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Tuesday, 15 December, 1998, 12:18 GMT
Inside Latin America's worst prison
Carandiru jail
Police killed 100 inmates at the jail six years ago
In a BBC exclusive, Stephen Cviic reports from inside Latin America's biggest and most notorious jail

Carandiru jail in Sao Paulo Brazil, holds more than 7,000 prisoners in a space designed for just half that number.

In October 1992, it was the scene of Brazil's worst prison massacre. Police were sent in to stop a rebellion, and shot dead more than 100 inmates.

Six years may have passed, but - as we found on our visit - conditions for many inmates remain bleak, some would say inhuman.

In the health wing almost one in five of the prisoners are HIV-positive.

Medical unit
The medical unit has been described as inhumane
Getting proper treatment here is difficult. Gilberto Fernandes was wounded during an armed robbery, and during his time in another jail received eight temporary pins in his leg. But once he arrived in Carandiru, getting them removed proved to be an epic struggle lasting more than three years.

He says: "I have a list here of the number of times I was supposed to go for treatment, but didn't. On several occasions, there was no police car to take me to hospital. Sometimes, when I did get there, the doctor told me: 'you can't have anaesthetic; prisoners don't deserve anaesthetic.'"

This is a violent prison, and many men are wounded in fights, but medical attention is barely rudimentary.

Religious support

It is hard to see what threat these men pose to society. For many inmates, the only organisation they can turn to for help is the Roman Catholic Church.

Gaunt Prisoner
Prisoners have little hope of medical treatment
Father Gunter Zgubic, who visits the jail regularly, says: "The system is wrong, and also the doctors working here don't have the minimum engagement necessary. The medical director, I was informed by different sides, for years never entered here, even though he is the most responsible. You can see the corruption in this system."

Too many to control

Like most Brazilian jails, Carandiru suffers from chronic overcrowding. Many prisoners in this wing have had death threats made against them by other inmates - they are trapped. The director of Carandiru is frank about his inability to administer the jail properly.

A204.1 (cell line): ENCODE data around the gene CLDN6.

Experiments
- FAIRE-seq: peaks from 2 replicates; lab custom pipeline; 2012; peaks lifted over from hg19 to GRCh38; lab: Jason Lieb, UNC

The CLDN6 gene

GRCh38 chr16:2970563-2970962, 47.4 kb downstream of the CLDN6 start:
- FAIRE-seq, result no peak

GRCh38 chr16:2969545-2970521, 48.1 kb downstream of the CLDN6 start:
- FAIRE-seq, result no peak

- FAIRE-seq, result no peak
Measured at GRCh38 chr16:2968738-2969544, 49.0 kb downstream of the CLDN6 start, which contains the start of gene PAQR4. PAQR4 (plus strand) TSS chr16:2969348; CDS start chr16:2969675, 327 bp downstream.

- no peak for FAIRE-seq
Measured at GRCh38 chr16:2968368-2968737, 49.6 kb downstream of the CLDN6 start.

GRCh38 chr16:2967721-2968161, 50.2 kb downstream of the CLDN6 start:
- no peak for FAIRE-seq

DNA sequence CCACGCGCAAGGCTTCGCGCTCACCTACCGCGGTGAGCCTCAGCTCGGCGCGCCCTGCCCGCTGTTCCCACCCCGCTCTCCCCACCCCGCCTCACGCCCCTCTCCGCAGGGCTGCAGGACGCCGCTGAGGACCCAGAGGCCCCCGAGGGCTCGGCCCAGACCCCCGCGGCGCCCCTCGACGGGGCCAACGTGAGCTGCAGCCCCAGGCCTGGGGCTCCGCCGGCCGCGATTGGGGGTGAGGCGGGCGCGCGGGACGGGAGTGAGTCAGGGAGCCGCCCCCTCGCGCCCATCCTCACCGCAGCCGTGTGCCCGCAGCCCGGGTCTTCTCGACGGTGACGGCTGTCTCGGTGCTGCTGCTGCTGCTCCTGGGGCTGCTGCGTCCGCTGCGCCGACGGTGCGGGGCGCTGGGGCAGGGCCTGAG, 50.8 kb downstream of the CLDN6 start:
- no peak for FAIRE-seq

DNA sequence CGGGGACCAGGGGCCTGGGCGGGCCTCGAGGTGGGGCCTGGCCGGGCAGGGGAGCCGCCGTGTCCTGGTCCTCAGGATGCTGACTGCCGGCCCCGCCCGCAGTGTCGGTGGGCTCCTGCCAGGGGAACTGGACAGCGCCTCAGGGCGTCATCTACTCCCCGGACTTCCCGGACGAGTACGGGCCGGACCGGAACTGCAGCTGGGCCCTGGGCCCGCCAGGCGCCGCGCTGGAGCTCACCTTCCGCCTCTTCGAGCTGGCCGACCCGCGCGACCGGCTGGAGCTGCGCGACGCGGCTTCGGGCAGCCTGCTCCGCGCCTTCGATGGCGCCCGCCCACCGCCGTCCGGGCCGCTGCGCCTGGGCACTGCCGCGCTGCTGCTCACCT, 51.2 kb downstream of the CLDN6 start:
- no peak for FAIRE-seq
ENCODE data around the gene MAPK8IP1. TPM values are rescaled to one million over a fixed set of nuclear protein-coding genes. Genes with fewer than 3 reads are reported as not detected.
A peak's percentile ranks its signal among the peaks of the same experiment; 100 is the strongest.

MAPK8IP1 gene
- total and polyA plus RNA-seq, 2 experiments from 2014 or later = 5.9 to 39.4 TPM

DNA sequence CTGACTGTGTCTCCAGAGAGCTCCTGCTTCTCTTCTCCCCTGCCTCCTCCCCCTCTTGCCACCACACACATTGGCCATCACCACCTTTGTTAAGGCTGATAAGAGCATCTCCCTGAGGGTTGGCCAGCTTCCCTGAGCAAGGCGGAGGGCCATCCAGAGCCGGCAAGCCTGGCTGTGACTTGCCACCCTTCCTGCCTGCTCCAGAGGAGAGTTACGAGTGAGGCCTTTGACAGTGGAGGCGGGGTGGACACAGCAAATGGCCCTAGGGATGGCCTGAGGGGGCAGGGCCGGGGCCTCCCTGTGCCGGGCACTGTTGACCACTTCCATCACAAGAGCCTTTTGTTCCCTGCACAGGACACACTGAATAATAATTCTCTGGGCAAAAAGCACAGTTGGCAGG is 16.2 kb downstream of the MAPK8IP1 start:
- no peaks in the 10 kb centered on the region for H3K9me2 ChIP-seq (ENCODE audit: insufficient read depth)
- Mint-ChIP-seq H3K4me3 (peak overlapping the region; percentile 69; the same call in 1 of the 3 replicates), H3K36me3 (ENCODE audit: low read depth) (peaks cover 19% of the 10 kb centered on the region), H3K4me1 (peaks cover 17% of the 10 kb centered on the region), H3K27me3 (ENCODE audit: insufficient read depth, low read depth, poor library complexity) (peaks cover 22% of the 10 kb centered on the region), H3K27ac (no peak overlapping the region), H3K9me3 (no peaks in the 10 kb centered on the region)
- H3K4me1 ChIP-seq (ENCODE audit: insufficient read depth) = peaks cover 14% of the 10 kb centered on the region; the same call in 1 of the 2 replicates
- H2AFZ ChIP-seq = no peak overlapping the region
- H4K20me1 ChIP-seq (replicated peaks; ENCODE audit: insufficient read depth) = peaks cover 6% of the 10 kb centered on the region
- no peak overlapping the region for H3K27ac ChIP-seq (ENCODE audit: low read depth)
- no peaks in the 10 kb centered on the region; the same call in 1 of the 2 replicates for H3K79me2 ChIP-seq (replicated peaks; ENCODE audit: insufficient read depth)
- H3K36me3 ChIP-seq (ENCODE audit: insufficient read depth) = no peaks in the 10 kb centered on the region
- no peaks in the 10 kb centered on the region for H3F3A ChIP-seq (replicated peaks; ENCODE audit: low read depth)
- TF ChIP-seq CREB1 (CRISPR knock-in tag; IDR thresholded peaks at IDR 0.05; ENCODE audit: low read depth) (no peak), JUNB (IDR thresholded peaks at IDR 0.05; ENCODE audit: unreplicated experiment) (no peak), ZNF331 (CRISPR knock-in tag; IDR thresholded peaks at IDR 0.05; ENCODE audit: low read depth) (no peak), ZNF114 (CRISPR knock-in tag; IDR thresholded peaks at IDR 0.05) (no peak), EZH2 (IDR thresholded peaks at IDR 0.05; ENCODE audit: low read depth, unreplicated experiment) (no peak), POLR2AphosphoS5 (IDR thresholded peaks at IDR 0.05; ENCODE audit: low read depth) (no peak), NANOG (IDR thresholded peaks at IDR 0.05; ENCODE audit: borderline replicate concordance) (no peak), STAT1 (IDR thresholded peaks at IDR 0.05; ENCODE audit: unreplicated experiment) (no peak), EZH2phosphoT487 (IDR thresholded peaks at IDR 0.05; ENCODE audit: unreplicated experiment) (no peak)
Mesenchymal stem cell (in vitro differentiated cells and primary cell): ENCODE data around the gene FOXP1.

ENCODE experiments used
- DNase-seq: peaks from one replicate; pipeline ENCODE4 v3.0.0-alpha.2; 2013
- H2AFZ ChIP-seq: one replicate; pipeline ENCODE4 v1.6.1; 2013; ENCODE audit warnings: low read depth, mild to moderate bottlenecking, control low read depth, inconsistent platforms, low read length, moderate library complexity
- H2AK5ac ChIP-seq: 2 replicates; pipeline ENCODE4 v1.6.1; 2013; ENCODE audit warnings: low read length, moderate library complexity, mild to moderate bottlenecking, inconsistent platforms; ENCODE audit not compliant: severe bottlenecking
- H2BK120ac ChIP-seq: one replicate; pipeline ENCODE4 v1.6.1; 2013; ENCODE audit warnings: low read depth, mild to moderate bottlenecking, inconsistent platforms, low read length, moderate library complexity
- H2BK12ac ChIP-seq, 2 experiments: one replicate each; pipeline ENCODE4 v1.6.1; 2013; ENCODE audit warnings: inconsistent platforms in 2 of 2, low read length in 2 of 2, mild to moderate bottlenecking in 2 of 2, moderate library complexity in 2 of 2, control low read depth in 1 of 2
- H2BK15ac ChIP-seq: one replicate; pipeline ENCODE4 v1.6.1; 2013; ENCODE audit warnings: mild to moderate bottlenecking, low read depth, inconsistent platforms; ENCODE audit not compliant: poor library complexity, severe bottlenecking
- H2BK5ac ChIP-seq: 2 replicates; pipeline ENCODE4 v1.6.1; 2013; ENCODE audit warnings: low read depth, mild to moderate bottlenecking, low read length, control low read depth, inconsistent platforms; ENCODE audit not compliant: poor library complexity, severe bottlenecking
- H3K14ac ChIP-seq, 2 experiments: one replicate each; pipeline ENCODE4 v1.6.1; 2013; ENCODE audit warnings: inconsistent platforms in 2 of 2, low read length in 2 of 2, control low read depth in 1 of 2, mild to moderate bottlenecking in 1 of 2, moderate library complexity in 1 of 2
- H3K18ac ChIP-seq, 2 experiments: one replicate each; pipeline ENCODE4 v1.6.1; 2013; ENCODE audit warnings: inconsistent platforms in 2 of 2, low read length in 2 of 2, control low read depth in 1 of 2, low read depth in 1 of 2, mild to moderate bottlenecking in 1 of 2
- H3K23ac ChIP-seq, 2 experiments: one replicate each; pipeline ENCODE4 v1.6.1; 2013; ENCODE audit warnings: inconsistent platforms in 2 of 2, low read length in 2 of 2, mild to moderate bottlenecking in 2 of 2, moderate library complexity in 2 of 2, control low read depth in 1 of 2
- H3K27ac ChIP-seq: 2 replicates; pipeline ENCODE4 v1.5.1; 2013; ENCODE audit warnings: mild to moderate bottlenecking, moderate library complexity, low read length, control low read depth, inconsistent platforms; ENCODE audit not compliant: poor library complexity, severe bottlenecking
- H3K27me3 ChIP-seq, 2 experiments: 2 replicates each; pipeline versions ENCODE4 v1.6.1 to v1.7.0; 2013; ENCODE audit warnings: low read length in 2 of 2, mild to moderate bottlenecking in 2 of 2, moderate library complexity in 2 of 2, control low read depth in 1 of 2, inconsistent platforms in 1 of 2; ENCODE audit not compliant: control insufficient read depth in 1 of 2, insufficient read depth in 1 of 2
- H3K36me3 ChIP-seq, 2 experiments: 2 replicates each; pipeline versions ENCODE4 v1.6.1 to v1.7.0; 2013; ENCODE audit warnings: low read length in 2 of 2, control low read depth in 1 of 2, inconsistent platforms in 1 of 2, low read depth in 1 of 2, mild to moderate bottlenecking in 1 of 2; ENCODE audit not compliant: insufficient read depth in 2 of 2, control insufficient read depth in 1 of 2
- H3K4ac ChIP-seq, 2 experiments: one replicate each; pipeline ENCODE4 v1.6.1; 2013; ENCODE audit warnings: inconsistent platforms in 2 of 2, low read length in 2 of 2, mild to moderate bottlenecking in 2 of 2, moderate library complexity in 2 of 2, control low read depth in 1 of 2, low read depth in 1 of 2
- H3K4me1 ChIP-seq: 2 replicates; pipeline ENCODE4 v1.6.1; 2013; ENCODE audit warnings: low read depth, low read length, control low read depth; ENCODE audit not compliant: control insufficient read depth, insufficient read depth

House of Detention Director Walter Erwin Hoffgen says: "Of course I don't have control of the situation. It would be ridiculous to say I did. The prison has 7,500 inmates and only about 1,000 prison officers, divided into four shifts."

Overcrowding is a serious problem
There are 28 prisoners for every guard on shift
It may be hard to believe, but for most ordinary Brazilians outside these walls, the appalling conditions here won't come as a shock.

The problem is that public opinion has always been lukewarm about improving conditions for prisoners. The authorities, however, say they are committed to making things better.

Hope for the prisoners

Prisons in Brazil are run at state level. In Sao Paulo, plans are afoot to close Carandiru jail by the middle of next year. It is part of a wider prison-building programme.

Sao Paulo's Assistant Prison Secretary, Claudio Tucci, says: "This government is currently investing about $200m in new prisons. We're building a total of 21 new jails throughout the state."

And even inside Carandiru, there are signs of hope. The number of cases of torture has fallen. Hundreds of prisoners have found consolation in religion, with evangelical protestant groups particularly strong.

Over the years, Carandiru has developed its own rules, its own slang and its own culture. Some prisoners even say they are reluctant to move.

It is hard to feel much nostalgia for a place which has been the scene of so much suffering. The question is whether the brutality and negligence which have been so present here will continue to be the hallmark of jails throughout Brazil.

Stephen Cviic reports from inside Carandiru jail
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